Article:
THE BLOG
07/02/2013 12:23 pm ET | Updated Sep 01, 2013

Finding Inspiration

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Inspiration -- that elusive gem, that idea that transforms our thoughts and our maybes into the essential themes of our stories. But, from what magical place does that indefinable pearl emerge? For me, as a nurse and humanitarian aid worker, I find inspiration everywhere. I stand in line at the bank and watch as a woman peers into a glass shelf, and seeing her own reflection, preens with undisguised admiration. I write furiously. I want to capture the set of her eyes, the slight grin as she realizes how much she likes her own image. Everywhere I look there is inspiration and, eager to record it all, I am never without a pen and paper.

When I first went to Afghanistan, I knew at once that everything there was inspirational, not just the people, but the rugged landscape, the steaming green tea, all of it sustenance for a writer's soul. Afghanistan is a place bursting with inspiring people and inspiring stories at every turn, and my first novel, Lipstick in Afghanistan, was written not just to share my understanding of that land, but to help dispel the ceaseless illusion that the people of Afghanistan are either terrorists or wild-eyed peasants. While Afghanistan's ethnic and border wars have long shaped its violent and stubborn history, it has unfairly colored the world's view of its citizens as well. But the reality is that the Afghans I know are at once both resilient and graceful, and it was those diverse, dissimilar and ultimately inspiring qualities I hoped to bring to my novel.

Until 9/11, Afghanistan was essentially off the world's radar screen. People knew little and cared less about a land that seemed so alien and so far away. All of that changed of course after 9/11, and as the world's attention finally focused on that destitute and long neglected corner of the world, the devastating truth of the Taliban rule began to emerge; torture, murder and unspeakable crimes against these people. It was worse than any of us who knew the country well had imagined.

In the spring of 2002, I volunteered with a French aid group and was posted to a remote region of Afghanistan, and I was struck, not for the first time, by the wretched reality of daily life for Afghan women. While they have quite literally woven and then held together the fabric and traditions of their families and country, they have often been invisible -- the last ones fed, the last ones heard, the last ones to really matter. They suffered at every level, and under the Taliban, access to health care for women had been severely restricted. As a result, Afghanistan had one of the highest maternal mortality rates in the world. And though that rate has improved due to the infusion of international aid, Afghan women continue to die at inordinately high rates from complications related to childbirth.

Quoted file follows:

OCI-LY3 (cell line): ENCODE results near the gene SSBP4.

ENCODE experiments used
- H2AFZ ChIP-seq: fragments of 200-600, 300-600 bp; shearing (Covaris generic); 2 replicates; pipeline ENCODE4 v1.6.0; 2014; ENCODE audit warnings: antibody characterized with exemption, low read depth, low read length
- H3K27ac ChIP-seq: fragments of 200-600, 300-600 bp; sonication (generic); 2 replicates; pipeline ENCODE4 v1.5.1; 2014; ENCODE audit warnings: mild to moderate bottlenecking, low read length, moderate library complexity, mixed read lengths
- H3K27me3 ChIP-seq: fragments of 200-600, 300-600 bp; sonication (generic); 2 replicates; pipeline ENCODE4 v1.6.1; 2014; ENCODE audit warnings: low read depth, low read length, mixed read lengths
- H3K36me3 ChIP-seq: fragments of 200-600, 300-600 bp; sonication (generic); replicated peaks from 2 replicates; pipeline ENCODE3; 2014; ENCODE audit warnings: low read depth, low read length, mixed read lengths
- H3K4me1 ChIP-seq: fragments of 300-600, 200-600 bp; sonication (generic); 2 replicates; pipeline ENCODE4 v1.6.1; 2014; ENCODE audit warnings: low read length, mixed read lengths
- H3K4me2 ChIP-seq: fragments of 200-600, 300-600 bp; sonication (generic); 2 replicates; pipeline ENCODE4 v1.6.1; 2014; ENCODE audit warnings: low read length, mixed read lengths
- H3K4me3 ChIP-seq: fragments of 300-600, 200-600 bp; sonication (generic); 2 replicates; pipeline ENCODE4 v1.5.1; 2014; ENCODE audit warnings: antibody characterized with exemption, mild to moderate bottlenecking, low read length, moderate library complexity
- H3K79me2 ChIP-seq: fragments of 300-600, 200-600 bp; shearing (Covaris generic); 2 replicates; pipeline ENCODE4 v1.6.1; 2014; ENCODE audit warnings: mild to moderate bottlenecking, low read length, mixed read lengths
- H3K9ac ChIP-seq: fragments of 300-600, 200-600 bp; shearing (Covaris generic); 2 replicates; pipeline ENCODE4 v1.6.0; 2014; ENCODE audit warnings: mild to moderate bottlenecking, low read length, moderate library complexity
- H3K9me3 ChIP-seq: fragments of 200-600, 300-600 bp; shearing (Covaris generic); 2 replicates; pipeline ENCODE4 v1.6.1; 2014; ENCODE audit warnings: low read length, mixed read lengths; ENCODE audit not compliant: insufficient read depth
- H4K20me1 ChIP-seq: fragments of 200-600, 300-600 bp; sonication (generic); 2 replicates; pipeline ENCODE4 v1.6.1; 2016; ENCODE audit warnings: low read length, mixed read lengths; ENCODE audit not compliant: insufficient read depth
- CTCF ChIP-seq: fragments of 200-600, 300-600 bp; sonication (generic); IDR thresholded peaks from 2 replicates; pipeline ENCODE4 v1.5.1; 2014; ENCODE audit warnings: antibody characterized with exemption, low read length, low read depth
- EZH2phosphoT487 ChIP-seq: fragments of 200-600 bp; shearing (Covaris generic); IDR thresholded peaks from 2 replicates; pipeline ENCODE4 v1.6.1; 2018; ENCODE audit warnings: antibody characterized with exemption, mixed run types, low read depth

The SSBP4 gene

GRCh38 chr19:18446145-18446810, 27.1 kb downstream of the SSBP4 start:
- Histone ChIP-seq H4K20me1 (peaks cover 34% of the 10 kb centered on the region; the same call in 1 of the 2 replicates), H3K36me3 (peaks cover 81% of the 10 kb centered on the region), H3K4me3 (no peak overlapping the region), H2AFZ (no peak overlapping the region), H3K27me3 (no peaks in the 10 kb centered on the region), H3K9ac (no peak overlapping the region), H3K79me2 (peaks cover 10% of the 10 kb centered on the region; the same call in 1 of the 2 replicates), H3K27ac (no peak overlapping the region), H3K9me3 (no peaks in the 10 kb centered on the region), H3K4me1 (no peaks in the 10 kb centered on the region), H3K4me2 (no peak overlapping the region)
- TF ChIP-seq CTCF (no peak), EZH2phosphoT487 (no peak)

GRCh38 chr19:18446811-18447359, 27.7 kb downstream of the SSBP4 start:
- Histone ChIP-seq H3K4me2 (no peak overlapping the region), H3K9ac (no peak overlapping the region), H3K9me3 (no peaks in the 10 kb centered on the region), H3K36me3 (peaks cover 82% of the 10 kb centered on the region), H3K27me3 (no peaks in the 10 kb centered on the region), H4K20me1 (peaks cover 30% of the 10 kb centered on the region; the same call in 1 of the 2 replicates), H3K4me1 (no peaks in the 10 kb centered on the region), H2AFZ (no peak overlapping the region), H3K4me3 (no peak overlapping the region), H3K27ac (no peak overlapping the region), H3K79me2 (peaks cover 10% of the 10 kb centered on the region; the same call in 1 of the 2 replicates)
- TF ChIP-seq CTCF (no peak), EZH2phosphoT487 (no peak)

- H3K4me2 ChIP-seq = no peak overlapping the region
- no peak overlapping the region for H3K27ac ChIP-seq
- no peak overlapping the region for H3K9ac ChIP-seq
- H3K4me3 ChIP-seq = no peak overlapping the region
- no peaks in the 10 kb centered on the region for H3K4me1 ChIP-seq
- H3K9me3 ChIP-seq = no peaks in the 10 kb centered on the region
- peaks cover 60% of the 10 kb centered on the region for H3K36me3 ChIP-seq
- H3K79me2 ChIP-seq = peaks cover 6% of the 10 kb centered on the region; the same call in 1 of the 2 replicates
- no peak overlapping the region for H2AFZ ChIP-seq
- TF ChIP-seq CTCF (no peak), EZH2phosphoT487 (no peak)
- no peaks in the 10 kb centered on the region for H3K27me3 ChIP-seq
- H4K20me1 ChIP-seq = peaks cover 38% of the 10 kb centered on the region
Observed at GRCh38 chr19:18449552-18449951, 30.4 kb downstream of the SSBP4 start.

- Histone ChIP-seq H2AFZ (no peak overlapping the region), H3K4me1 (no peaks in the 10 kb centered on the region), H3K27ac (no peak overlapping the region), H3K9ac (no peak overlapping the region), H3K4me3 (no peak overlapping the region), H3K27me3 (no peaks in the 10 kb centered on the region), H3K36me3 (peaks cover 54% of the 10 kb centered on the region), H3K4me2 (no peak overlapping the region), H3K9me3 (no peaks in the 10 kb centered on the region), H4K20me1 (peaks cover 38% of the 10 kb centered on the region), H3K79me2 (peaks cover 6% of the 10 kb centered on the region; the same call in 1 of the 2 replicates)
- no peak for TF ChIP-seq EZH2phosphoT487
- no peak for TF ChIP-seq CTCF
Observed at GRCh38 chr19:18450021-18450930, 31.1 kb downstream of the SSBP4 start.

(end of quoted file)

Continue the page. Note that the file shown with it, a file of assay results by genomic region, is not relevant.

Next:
And yet, despite it all, these are women who inspire with every breath they take, for instead of living with bubbling hostility, the women of Afghanistan choose to live with a quiet grace and a hardiness of spirit that takes my own breath away. And even with their countless recent miseries, the women of Afghanistan are nothing if not resilient, and that was especially evident to me in the sparkling eyes of a tiny young girl as she trudged along the village pathways and fields. This young girl, who was destined to live a life of drudgery, of endless chores and arranged marriage, never missed an opportunity to pummel whatever local boy crossed her path. For a female who was surely destined to a life of powerlessness, it seemed to me that she was releasing a lifetime of control in the short time she had to be free, really free. She had a mischievous, engaging spirit that gave me hope for Afghanistan's future, and gave me yet another seed for my first novel. Afghanistan is a place filled with possibilities, with achingly sad stories, where even a dried out riverbed or a lone sunflower can be a source of inspiration.

But there is inspiration here at home as well. I find it in my patients struggling to get well, or in the face of a weary caregiver struggling to come to terms with the looming death of a loved one, but I find it too in rush hour traffic and even in lines at the bank. The world is filled with miracles and with inspiration, and I hope that everyone, especially writers, finds their own miracles and their own special inspiration and shares that story with the rest of us.